What kind of donut intro could I write that would really do it justice? The donut is a bonafide food icon. It’s a religion to some people. Probably. I love donuts, just like, oh I don’t know, EVERYONE ON EARTH, and if I had to name my top three, I’d give the awards to boston cream, glazed old fashioned and the most classic in all the land: the glazed donut. I’m talking about those light, golden rings of ambiguously glazed perfection.
Frying donuts (or anything else for that matter) is all about proper preparation. Have everything you need ready to go before oil starts getting hot. Below is my general setup. I have a deep, wide stock pot with 3-4in. of oil, a thermometer to monitor the oil temperature, a timer for frying times, a sheet pan (which you could line with paper towel if you wanted) a cooling rack over the sheet pan, and two forks, which I like to use to flip and remove donuts.
Once you’ve got your kit together, you’re ready to make the donuts. But you want to make good donuts, right? The two main challenges in coming correct with glazed donuts is the proper rise and proof of the dough, and maintaining oil temperature during frying. Let’s take a look at each.
Proofing your dough properly is the most crucial step in achieving that light, airy texture of a great glazed donut. Most of this skill is developed through practice, and unfortunately there’s no substitute for what you learn by getting things not quite right a bunch of times. However, having an efficient proofing box will help give you an edge in getting the proof down.
I have always preferred to use my oven as a proof box. They are solely intended to create and moderate heat and built to retain that heat, both of which you need in a good proof box. Plus they are usually fairly large chambers that can hold a lot of product and in most cases sheet pans. The only thing missing in an oven is a source of humidity, but for that I simply add a baking pan of steaming water on the bottom rack of the oven when I put my product in. Depending on the proof time you may need to replace that water once or twice, but overall it does a damn good job. I use a probe thermometer to keep track of the heat inside and adjust as needed. If you really want to get nuts, buy a hygrometer to monitor the humidity level.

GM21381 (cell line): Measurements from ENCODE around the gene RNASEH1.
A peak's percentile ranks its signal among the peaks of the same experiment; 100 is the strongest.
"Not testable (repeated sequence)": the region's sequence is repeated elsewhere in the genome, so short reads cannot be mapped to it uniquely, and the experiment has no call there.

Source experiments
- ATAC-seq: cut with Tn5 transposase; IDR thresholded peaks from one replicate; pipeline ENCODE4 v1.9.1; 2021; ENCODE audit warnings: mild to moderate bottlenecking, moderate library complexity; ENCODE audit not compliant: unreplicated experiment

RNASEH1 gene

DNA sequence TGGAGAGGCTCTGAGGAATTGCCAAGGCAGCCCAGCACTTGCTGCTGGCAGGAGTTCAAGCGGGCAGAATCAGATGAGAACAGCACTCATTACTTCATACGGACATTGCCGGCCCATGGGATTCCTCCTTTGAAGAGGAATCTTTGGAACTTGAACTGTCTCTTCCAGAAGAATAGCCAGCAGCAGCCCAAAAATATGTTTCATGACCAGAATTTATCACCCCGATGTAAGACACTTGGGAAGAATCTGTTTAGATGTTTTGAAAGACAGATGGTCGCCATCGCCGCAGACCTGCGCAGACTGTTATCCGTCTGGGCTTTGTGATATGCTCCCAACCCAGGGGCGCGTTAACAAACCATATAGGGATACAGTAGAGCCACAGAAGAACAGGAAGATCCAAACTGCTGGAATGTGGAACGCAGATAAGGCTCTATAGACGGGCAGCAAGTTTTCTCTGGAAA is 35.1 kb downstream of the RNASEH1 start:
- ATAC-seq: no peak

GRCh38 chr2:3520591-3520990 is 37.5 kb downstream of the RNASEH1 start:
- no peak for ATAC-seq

You can buy a home-use proof box, but I think these are, for the most part, a rip off if for no other reasons than that they are almost always comically small, take up counter space to use, and don’t do an amazing job monitoring and creating heat and humidity. If you own one, live your truth and use it! Even better, if you have one and love it write to me and tell me why! But if you don’t have one, I wouldn’t get one unless you have an especially wonky oven.
Oil temperature is a fickle b*tch. Unfortunately, it’s also really, really important if you want a properly cooked donut. If the temperature is too low, it will soak into the outer layer of the donut. Anytime you take a bite of a donut and see a grease ring around the edge of the donut, it’s because of low oil temp. If the temperature is too high, the outside of the donut will cook and brown too quickly, not letting the center cook and you’ll be left with a burnt crust and a gooey center.
Don’t lose hope, there’s stuff you can do to improve your odds. Make sure you use a pot that transfers and retains heat well. Deep-frying something with a large quantity of oil is not the time for a cheap pot. Second, have a good probe thermometer so you can constantly monitor temp. Last, just don’t add too much product to the pot at a time. There’s a tremendous temperature drop that occurs when you put food into a pot of hot oil, and if you add too many items too quickly, the oil won’t have time to recover that temperature loss before the product is ruined.
type of oil